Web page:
Book Review: 'Introductory Graph Theory' by Gary Chartrand
If you are a software developer, then from time to time you will have to solve an Interesting Problem in optimization, such as finding the best matches on a dating site, or the right sharding key for a database cluster. As often as not, such problems can be expressed as a network of interrelated nodes, and if so, the problem probably has a name and a known solution in graph theory. Your problem now is to know that name so you can Google for the solution.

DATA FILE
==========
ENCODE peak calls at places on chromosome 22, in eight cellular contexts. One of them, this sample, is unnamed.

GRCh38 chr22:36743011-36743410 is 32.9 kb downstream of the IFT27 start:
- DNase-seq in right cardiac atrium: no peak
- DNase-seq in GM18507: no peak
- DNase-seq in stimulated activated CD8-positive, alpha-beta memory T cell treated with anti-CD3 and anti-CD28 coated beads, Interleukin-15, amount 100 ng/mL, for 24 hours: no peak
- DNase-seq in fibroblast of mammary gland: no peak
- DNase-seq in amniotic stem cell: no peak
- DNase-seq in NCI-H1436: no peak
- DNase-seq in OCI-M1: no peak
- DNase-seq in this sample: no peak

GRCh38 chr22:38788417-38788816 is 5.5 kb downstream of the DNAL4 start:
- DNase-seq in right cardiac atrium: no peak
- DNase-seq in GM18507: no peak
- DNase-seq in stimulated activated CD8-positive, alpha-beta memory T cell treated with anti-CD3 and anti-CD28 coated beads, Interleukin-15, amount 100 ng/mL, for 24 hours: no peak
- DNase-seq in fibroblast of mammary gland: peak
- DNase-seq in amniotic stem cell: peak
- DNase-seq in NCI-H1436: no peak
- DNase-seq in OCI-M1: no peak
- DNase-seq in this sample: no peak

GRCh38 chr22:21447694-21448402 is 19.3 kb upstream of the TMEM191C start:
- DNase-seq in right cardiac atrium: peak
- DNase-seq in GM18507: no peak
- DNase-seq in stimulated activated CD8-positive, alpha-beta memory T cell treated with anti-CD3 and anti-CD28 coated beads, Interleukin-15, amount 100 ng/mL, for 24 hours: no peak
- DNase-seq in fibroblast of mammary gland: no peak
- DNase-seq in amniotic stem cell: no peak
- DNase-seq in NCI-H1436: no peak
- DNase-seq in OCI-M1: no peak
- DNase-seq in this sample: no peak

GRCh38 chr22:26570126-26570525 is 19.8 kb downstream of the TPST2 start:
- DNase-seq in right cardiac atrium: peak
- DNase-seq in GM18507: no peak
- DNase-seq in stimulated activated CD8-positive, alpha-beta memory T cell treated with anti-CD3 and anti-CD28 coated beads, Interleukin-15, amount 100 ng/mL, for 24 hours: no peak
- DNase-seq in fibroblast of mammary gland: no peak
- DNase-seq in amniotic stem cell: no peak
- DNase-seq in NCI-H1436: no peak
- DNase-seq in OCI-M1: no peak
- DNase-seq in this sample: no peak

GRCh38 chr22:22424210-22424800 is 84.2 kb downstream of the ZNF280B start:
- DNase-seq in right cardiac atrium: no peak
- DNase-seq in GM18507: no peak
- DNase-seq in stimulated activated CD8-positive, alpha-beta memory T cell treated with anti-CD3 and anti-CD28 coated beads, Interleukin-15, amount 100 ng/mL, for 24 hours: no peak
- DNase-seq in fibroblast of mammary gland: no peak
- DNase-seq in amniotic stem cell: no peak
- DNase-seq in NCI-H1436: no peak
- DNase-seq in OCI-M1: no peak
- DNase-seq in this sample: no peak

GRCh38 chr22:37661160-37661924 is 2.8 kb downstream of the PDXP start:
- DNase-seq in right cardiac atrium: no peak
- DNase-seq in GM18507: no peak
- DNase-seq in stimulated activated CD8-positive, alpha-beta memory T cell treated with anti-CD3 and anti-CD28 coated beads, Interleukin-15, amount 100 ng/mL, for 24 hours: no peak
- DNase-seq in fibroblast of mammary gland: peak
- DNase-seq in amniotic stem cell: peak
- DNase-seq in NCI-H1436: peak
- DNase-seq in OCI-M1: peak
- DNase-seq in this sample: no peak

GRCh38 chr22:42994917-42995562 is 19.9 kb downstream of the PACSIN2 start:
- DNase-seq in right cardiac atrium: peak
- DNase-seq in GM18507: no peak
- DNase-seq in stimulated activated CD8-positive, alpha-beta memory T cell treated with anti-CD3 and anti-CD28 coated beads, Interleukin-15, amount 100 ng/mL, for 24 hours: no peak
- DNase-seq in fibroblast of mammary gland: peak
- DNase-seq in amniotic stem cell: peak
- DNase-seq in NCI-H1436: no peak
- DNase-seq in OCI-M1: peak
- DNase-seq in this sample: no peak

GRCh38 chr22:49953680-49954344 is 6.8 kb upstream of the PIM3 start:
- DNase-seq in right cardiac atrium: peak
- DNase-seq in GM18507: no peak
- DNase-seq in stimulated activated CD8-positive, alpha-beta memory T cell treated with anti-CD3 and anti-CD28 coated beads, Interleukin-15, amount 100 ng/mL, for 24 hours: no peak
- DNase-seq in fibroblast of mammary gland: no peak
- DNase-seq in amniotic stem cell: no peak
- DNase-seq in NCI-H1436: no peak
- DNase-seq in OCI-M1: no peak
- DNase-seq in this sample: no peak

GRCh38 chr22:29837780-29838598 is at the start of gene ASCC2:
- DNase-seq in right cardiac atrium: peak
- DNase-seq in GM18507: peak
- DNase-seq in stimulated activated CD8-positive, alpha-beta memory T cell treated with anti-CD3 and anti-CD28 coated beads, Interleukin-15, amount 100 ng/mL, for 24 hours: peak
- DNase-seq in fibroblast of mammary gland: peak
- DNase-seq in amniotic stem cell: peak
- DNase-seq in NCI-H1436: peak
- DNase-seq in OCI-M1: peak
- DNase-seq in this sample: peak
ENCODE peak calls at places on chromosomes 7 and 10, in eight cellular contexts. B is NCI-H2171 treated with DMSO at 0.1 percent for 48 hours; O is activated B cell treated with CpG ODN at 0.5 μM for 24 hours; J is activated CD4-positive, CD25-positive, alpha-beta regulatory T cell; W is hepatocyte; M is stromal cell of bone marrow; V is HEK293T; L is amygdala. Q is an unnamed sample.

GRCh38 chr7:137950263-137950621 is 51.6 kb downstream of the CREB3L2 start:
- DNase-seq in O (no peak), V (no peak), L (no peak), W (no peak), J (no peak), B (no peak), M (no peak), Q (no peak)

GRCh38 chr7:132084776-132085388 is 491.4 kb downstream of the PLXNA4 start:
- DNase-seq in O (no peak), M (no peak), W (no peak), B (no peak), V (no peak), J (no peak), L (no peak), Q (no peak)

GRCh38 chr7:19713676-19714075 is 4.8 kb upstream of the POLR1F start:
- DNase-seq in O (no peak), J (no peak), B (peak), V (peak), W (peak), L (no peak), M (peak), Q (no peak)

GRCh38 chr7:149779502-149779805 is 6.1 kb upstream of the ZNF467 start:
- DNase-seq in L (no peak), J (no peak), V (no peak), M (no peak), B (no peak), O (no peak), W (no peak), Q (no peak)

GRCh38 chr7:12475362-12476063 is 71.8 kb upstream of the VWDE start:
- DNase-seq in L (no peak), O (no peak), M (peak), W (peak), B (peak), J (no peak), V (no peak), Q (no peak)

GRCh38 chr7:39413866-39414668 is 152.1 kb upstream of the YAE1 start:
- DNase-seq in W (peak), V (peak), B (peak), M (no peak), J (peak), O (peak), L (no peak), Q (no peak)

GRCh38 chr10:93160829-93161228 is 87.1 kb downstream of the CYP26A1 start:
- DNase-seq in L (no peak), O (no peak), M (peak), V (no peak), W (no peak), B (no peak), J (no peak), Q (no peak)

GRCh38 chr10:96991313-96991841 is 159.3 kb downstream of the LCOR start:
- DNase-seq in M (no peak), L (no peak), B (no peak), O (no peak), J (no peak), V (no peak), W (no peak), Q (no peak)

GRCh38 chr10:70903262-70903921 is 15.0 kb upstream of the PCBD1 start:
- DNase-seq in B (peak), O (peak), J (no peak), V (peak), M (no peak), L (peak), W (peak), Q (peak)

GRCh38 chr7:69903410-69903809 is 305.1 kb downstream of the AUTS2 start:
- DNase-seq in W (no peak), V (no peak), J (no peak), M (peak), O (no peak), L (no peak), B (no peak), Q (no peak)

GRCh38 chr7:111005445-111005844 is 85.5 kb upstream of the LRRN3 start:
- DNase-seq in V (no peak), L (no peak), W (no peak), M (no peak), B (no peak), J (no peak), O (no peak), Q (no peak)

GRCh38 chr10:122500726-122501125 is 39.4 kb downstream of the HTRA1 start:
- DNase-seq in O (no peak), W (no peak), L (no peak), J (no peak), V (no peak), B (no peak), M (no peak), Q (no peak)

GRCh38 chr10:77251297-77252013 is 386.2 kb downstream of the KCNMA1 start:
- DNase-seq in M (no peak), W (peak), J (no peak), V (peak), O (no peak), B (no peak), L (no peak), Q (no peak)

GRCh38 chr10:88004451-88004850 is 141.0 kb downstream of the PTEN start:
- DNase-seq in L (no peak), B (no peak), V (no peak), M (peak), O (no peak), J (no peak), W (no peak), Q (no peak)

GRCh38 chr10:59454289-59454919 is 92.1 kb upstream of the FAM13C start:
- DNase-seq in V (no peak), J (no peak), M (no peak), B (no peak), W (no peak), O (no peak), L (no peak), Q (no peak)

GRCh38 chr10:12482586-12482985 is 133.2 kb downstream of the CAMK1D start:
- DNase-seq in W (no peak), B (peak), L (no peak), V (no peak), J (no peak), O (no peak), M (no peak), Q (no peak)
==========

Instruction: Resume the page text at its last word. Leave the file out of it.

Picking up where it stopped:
This book is a charming, breezy intro to graph theory, covering basic terminology and some theorems related to planar graphs, topology, map-coloring, matching, and optimization. I was a course shy of minoring in math in college, and I’ve taken a handful of courses over subsequent 10 years, so I’m far from a math whiz. But I found nearly every proof and problem accessible, sometimes requiring some effort, but never insurmountably hard. The book promises to be introductory, and I have now been introduced—the next time I run into a stumper while I’m building software, I feel I have a far better chance of recognizing it as a known problem with a standard solution. Highly recommended.